She never cracks a smile. Hate rests in her wide onyx eyes, her body language speaking in tongues that suggest she’ll cut your heart out if you come so far as interrupting a thought. Don’t make judgments regarding her personality based on her opaque skin, her childlike innocence, her soft manner of dress; be fooled by the way she presents herself and you’ll come to regret it, becoming another victim in her path of bloody revenge. She was born to seek vengeance, and if her mission is obstructed by Buddha himself, she’ll kill him too. It is mercy, compassion, and forgiveness she lacks, not rationality.
I am, of course, speaking of Lady Snowblood’s eponymous heroine, who goes by the name of Yuki and who doesn’t much care if you’re bothered by her unrelenting ability to slice and maim the villains who confront her on a regular basis. Played by the ravishing Meiko Kaji, a great beauty whose porcelain features make her even more interesting of a revenge connoisseur, Yuki is a forgotten action heroine who rivals the likes of Foxy Brown, Beatrix Kiddo, and Black Widow, selling a character most would have trouble conveying seriously.
By now, Lady Snowblood has gained traction in the film community due to its huge impact on Quentin Tarantino’s flawless Kill Bill duet, and more recently because of its Criterion Collection revamping, which will hopefully give it notoriety more widespread than the cultish infamy through which it has treaded for 40-some years.
A hidden masterpiece it is — not an exploitative “girl with a weapon” movie a la They Call Her One Eye or I Spit On Your Grave, it is a work of severed limb surrounded poetry, defeating its budgetary limitations through extraordinary camerawork and artistically wondrous direction from Toshiya Fujita. Its scenery is breathtaking, its violence high-wired and strangely kinetic; with little, it diffuses irresistible celluloid wizardry.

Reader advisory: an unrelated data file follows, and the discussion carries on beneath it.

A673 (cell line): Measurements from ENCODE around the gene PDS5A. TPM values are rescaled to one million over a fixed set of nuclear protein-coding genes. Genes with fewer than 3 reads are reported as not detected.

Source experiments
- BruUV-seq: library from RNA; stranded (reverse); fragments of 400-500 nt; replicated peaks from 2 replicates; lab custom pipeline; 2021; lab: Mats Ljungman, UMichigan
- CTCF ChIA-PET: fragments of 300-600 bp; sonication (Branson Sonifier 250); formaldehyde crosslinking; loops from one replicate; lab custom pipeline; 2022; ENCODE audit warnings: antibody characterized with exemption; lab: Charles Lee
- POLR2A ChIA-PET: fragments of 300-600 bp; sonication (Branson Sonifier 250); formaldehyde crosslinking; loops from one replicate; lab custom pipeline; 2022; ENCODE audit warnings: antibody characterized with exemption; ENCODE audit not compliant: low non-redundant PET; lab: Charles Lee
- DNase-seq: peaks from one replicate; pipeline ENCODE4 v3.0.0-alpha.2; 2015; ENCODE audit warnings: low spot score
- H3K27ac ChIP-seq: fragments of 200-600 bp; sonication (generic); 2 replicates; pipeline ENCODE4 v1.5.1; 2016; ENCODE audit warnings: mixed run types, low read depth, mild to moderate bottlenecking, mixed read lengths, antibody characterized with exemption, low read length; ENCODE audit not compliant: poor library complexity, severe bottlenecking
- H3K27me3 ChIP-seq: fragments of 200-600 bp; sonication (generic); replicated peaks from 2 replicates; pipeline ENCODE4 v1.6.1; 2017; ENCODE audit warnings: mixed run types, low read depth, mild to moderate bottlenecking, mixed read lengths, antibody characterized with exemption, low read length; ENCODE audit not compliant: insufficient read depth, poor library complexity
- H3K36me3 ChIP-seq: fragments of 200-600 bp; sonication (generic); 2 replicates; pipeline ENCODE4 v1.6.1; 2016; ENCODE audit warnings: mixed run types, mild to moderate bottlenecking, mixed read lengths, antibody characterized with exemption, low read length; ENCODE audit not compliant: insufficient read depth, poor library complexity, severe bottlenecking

Though I wish it were slightly more grandiose in its scenes of violence (which make the film fresh again after some goings are rough), Lady Snowblood’s story is more attentive than we’d expect with material like this — set in the late 1800s, it follows the unequalled Yuki as she begins her years-in-the-making revenge quest. Through flashback, we discover that her mother (Miyoko Akaza), along with her husband and son, were attacked by a gang of vicious criminals before her birth, her mother the only survivor.
At first, the latter attempts to find vengeance herself, but is instead caught and imprisoned. Knowing that she will never be able to escape the confines of her cell, she intentionally gets herself pregnant so that the baby born will exist purely to avenge the sins done to her family. Two decades later, the baby grows up to be Yuki, who never experienced a childhood and who has never known anything besides bloodlust. With the four individuals responsible for her family’s ruin still living life as though nothing has changed, she is determined to off them cruelly and efficiently — we can only wonder what her life’s purpose will be once her mission is completed and the thirst of revenge is quenched.
As it is an above-average B-movie, I’ll be the first to admit that Lady Snowblood has a few story-based issues, whether they be because of the decision to put more attention onto watery drama than onto fight scenes, or the way the mini-revenges themselves are not always as gratifying as we’d like them to be.
But complaints should not abound in a film without the financial capabilities of Tarantino — considering what and whom it has, Lady Snowblood is a minor masterpiece of the revenge genre, expertly filmed and featuring visuals bold enough to kick you in the crotch. Kaji gives a masterful performance, understated to an unnerving end, and Fujita’s direction feels grand even when certain components refuse to be. There isn’t anything quite like Lady Snowblood, and fingers are crossed that it goes from perpetual underdog to Death Wish overthrower. It’s something special not to be missed. B+